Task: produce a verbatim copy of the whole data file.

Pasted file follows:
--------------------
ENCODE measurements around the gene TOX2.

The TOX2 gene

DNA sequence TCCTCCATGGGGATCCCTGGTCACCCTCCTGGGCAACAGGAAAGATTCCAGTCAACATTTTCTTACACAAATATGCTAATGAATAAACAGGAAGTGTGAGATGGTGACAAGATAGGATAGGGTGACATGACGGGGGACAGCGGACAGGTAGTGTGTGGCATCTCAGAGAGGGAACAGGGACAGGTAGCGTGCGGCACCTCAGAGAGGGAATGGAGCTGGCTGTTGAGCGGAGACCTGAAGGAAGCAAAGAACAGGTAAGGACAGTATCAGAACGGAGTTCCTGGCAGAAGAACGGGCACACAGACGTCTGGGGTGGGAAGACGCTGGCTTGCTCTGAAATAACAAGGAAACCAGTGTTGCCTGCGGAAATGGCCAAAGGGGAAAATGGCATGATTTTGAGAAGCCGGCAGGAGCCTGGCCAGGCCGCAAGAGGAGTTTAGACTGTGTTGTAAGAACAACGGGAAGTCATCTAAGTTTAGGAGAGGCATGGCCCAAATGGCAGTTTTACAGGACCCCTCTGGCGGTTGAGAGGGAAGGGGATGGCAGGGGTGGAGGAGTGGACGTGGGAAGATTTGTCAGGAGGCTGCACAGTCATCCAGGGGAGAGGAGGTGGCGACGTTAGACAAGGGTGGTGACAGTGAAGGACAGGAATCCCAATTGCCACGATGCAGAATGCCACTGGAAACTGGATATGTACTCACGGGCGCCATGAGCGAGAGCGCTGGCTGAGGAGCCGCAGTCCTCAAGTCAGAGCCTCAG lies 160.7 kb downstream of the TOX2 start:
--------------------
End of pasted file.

ENCODE measurements around the gene TOX2.

The TOX2 gene

DNA sequence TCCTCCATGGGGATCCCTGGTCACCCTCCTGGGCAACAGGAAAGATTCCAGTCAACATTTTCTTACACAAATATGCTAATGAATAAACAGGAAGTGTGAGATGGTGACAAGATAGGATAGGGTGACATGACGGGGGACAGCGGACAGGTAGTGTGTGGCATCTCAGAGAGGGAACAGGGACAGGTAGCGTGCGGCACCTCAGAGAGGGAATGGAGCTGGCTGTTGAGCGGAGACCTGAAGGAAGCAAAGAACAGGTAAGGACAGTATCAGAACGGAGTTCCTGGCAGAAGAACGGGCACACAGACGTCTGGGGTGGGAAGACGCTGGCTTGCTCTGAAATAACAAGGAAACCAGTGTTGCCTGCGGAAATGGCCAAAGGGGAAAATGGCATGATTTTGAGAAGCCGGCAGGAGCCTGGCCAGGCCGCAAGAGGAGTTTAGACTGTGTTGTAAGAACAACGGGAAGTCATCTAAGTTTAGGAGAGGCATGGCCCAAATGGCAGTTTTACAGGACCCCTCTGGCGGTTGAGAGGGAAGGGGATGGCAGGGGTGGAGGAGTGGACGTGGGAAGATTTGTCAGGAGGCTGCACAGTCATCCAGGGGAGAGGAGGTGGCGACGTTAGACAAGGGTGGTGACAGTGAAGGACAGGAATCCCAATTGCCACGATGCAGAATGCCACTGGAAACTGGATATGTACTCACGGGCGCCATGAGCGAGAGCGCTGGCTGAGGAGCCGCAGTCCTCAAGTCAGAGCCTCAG lies 160.7 kb downstream of the TOX2 start: